7 Following


Fortysomething, photographer slacker, working in IT, living in Greenwich; failed polymath; drinks and eats too much, reads too little...

Soulless (Parasol Protectorate, #1)

Soulless (Parasol Protectorate, #1) - Gail Carriger It's hard not to fall in love with any book that begins with the heroine expressing some disappointment that her opening fight with a vampire has destroyed the treacle tart that she'd had her eye on. Our heroine, Alexia Tarabotti, is a spinster (at the ripe old age of 26) of mixed parentage – her father was Italian. Her parentage is repeatedly referred to as an embarrassing negative (being half-Italian is just so uncouth, the fact that he's dead just makes it worse), as is her slightly larger than ideal nose and her slightly less than alabaster skin. At times this joke lives up to it's expectation of humour, but sadly not always. As if Alexia didn't have enough to put up with, she's also a preternatural – she has no soul and this somehow cancels out the supernatural abilities of any vampires or werewolves that she comes into contact with (which seems to come in handy during the opening fight scene).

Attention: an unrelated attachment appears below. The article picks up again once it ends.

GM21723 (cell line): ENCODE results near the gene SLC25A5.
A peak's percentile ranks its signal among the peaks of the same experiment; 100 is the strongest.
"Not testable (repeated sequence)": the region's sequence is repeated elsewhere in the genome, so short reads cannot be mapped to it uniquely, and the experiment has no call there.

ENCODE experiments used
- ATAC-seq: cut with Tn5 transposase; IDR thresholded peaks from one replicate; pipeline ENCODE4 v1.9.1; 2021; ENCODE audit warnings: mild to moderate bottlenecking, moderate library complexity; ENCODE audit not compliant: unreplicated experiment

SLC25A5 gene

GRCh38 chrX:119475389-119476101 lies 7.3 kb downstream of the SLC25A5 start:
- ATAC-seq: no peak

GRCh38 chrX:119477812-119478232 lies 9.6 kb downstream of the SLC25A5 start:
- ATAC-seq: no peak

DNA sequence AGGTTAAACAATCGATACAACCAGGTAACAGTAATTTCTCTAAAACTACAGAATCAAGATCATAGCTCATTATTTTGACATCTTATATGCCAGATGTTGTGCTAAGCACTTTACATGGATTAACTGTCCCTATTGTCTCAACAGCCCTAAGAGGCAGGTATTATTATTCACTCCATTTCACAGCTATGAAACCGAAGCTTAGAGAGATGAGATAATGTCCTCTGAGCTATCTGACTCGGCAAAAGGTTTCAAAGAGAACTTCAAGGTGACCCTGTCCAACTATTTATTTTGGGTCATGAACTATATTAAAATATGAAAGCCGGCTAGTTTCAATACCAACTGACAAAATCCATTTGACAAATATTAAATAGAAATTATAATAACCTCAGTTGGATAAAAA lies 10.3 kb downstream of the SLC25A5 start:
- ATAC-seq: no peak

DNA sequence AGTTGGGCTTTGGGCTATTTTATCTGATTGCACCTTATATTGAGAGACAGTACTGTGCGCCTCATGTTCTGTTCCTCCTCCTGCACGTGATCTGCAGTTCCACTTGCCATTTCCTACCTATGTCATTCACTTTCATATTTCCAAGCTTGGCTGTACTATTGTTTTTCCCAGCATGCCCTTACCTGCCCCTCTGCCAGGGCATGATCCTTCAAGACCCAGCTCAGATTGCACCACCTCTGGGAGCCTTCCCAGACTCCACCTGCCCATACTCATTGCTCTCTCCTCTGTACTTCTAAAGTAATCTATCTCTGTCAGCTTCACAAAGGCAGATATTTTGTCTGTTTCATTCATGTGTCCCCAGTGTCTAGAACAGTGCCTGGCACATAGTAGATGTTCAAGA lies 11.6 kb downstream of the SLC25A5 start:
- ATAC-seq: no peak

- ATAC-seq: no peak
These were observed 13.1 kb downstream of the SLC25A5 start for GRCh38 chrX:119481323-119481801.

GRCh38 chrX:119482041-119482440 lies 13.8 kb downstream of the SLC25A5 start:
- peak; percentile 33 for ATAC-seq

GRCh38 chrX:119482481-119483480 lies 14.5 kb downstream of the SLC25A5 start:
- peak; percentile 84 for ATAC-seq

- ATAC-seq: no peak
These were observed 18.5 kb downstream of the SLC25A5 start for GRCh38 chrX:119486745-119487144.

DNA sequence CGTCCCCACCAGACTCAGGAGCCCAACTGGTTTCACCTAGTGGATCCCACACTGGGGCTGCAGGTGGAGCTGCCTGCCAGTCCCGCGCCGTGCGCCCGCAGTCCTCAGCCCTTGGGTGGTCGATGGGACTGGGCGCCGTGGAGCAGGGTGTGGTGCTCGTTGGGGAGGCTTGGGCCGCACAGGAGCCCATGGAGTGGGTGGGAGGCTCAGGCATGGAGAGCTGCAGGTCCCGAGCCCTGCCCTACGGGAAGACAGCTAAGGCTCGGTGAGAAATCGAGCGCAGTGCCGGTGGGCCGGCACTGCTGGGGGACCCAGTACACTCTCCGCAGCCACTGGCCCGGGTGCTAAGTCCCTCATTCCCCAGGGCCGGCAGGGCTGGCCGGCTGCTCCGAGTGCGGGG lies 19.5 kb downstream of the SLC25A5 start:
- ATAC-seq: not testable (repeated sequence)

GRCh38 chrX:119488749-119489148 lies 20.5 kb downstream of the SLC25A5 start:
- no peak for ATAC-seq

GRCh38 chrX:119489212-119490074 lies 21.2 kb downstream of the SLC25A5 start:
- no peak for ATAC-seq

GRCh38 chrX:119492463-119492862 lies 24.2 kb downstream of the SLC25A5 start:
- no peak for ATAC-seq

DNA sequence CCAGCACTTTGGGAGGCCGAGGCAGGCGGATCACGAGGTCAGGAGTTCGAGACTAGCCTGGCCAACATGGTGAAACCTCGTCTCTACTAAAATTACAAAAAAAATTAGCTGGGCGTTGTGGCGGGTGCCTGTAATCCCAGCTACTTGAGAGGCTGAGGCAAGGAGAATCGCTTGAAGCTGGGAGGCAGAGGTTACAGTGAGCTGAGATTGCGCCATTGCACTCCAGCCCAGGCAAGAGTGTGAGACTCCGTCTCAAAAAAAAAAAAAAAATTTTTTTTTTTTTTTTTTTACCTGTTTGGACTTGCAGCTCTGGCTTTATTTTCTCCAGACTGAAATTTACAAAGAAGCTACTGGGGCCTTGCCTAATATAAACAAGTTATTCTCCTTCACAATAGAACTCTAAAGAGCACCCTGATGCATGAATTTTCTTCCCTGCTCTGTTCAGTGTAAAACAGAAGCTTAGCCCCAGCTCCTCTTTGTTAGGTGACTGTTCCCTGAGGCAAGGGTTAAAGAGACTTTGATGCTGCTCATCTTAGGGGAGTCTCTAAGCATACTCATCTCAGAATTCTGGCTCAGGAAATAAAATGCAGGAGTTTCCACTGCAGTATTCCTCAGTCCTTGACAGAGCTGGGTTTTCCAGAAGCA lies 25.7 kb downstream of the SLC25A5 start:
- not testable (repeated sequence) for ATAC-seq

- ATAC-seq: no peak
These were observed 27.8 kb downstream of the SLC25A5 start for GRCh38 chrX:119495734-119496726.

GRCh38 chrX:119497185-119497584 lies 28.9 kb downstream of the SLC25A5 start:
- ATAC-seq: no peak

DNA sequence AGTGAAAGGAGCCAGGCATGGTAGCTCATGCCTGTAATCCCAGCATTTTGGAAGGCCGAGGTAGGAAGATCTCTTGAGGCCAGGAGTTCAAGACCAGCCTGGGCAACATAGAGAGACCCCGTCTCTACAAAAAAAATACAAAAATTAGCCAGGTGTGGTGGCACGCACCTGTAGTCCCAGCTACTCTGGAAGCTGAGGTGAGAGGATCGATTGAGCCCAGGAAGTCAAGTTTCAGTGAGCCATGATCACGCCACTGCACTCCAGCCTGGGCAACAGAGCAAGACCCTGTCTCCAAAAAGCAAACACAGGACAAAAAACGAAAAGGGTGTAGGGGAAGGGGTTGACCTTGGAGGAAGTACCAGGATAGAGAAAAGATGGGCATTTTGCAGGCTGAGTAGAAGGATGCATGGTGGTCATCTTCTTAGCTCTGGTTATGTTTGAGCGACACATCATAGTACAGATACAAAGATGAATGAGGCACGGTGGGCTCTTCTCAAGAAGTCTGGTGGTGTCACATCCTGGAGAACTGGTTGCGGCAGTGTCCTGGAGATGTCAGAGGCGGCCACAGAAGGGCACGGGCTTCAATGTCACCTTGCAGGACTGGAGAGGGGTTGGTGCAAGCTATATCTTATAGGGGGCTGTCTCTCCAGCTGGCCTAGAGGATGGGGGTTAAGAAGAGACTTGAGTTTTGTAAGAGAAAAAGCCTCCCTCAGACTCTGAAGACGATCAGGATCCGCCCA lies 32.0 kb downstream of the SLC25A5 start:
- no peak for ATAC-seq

Vampires, werewolves, preternaturals, presumably ghosts and possibly other supernatural forms, all living in a Victorian London. It's a steampunk, paranormal, romance, comedy-of-manners, mystery story. That's a lot of genre (a number of which I'm generally not that fussed about, or would even actively avoid) to fit into a single novel and it could have so easily been a twee YA mess, but [a:Carriger|2891665|Gail Carriger|http://d.gr-assets.com/authors/1257289860p2/2891665.jpg] manages to steer her course, mostly safely, along the path of witty tongue-in-cheek. Yes, some of the prose gets a little clumsy and repetitive in places; yes, the weird style of changing the way characters are referenced from first name to surname and back again is off-putting (even annoying); yes, the blossoming romance between our heroine and Lord Maccon, the head of the supernatural special branch, was so obviously foreshadowed it should have been on the cover; yes, some of the 'hot' scenes were so awkwardly written that I doubted that Carriger had any real idea what it would be like to make out with a werewolf. But, for all of its faults, some of my awkwardness and annoyance aside, at no point did I ever consider putting the book down. It wormed its way into my affections as the witty prose and the interesting ideas won me over almost immediately. Also, treacle tart!